There is an almost unbearable smugness that comes with frying up a piece of home made halloumi. It might be a bit of work, but the satisfaction and the cheese is completely worth the journey.
A couple of weekends ago, I roped in my best friend Coco into a day of cheese making. She is more adventurous than I when it comes to cheese, but we have a mutual love of squeaky cheese or halloumi.
As a virgin cheesemaker, I didn’t have a single specialty item I needed to make cheese, so instead of buying each new item on it’s own, I opted for the easy way out and bought a Mad Millie Fresh Cheese kit. There are several kits available, but for me, the fresh cheese kit meant quick results so fresh cheese it was. The fresh cheese kit also makes feta, quark, cottage cheese, cream cheese and ricotta. It’s not cheap at $70NZ but the items soon add up when bought individually and at least I knew I have all required pieces. The only extra items I needed but didn’t aleady have were 4 litres of unhomogenised milk, a large stockpot and a container to use as a bain-marie.
4 litres + 1 cup of milk yielded six pieces of halloumi and a small portion each of ricotta which is a by product of halloumi. Money-wise, it’s great value if you don’t take into account the cheese making kit. It’s quite exhausting making something for the first time as it’s reading instructions, re-reading and second guessing yourselves and I would recommend doing it with a friend. It’s always good to have more than 1 pair of hands. Besides, what is one person going to do with 6 pieces of halloumi? I jest! I jest! I know exactly what I’d do with six pieces of halloumi.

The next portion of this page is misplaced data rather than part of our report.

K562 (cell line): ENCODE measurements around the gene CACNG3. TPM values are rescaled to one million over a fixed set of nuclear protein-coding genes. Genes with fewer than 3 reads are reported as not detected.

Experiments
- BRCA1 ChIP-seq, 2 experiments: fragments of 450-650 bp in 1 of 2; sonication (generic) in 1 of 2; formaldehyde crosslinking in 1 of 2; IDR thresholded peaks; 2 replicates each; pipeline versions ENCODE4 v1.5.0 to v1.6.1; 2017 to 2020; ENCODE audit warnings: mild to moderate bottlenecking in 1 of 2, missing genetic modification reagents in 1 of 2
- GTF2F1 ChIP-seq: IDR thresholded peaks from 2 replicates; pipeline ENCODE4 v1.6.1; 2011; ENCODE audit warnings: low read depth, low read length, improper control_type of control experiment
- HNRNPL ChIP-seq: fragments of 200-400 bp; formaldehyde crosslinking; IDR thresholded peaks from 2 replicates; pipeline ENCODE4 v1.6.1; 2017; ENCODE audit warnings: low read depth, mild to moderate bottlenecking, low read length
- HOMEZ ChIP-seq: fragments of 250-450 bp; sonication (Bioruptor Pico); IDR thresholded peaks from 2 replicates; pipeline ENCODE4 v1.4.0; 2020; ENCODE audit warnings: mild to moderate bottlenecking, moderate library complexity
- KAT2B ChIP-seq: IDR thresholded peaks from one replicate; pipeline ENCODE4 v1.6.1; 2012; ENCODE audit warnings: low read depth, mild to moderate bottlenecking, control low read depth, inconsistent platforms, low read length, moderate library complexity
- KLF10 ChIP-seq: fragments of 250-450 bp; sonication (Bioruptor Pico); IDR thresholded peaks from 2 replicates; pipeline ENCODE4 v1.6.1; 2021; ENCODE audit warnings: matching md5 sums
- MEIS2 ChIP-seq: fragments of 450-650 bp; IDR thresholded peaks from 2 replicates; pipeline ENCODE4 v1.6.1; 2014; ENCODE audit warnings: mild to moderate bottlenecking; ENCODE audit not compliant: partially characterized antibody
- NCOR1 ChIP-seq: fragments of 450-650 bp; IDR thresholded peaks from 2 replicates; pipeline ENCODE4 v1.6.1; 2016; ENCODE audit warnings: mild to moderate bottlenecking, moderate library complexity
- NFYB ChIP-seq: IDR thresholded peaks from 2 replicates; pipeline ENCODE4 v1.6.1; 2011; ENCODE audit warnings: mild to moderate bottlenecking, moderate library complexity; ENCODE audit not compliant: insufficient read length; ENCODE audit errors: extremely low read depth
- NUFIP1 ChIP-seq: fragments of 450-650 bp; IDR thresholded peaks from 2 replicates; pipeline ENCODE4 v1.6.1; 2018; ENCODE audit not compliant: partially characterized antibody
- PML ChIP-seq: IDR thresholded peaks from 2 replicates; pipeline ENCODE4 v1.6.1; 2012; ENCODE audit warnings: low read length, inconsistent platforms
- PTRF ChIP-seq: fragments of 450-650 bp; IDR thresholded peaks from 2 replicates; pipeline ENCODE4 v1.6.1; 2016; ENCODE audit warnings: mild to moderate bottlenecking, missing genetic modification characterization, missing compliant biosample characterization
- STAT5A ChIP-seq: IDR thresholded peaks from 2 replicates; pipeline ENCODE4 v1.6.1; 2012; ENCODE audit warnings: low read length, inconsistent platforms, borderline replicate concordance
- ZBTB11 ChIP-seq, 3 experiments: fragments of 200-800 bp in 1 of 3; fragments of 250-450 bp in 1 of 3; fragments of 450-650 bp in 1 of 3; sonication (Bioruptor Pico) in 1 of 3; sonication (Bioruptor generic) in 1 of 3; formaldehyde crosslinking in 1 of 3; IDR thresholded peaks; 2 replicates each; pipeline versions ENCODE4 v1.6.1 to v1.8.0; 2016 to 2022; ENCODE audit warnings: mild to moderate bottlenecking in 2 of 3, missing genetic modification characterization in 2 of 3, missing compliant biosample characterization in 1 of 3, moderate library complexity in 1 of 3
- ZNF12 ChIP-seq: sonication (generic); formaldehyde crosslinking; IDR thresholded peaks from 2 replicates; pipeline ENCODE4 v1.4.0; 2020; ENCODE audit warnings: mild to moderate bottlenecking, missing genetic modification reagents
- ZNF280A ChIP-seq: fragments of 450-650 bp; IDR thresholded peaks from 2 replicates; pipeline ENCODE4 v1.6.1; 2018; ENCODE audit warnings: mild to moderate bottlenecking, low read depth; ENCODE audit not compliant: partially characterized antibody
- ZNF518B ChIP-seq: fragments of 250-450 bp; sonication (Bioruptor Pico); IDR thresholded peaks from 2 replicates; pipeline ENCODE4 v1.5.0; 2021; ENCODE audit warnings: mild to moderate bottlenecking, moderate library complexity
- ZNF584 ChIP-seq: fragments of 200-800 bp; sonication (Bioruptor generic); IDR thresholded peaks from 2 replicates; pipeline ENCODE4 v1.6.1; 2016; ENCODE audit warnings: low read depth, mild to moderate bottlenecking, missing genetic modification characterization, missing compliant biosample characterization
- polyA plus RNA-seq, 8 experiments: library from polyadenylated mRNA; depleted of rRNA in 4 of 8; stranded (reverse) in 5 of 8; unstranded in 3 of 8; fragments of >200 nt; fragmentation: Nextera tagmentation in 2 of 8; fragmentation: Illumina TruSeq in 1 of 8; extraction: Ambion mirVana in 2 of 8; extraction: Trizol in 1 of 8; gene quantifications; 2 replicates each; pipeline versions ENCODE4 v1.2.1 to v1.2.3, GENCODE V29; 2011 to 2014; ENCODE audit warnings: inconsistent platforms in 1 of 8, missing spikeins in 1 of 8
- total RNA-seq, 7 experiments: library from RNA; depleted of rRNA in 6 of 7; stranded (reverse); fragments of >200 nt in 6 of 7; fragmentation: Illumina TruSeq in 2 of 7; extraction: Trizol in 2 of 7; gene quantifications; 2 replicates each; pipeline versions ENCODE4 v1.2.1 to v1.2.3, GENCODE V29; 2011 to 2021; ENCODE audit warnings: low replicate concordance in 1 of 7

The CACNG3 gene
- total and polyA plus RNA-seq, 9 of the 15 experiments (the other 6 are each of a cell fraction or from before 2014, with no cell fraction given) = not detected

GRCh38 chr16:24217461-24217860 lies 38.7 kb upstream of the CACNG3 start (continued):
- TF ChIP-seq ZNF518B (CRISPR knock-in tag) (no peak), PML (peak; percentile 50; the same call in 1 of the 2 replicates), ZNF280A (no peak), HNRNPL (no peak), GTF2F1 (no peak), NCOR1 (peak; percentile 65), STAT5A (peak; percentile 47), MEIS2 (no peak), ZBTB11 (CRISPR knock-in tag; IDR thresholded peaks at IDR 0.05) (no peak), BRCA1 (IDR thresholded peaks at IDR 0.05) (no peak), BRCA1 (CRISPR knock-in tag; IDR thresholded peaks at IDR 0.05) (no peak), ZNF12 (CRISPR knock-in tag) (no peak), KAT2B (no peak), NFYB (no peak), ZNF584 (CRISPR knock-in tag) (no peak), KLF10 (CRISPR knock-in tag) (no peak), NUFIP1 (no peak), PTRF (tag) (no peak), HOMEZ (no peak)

Hopefully next time will be much easier. I’m also keen to make cream cheese and mozzarella now too. Yum.
My favourite way of serving halloumi is to pan fry it and then lay it on top of rocket and toast with a drizzle balsamic reduction.
My recipe for balsamic reduction makes enough for two but you can easily multiply the ingredients to make more. I always make just enough balsamic reduction for the meal at hand because I don’t see the point in making a big batch to use up slowly. It’s easy enough to whip up on demand.
As well as halloumi, balsamic reduction also goes well with eggs benedict or roast vegetables that have a little sweetness to them like roasted beets, kumara (sweet potato), onion or brussels sprouts.
4 tablespoons balsamic vinegar
1/2 tablespoon of sugar (brown or white)
- In a small saucepan, bring the vinegar to the boil and then turn the heat down and let it simmer until it is reduced by about half. Do not let it boil dry.
- Add sugar and simmer, stirring frequently until all the sugar has dissolved and the sauce is thick and dark. It will thicken up as it cools so use it quickly.
P.S. if you’re wondering why there are no photos of the ricotta or the bacon and pea pasta I made with it, well that’s a first world problem.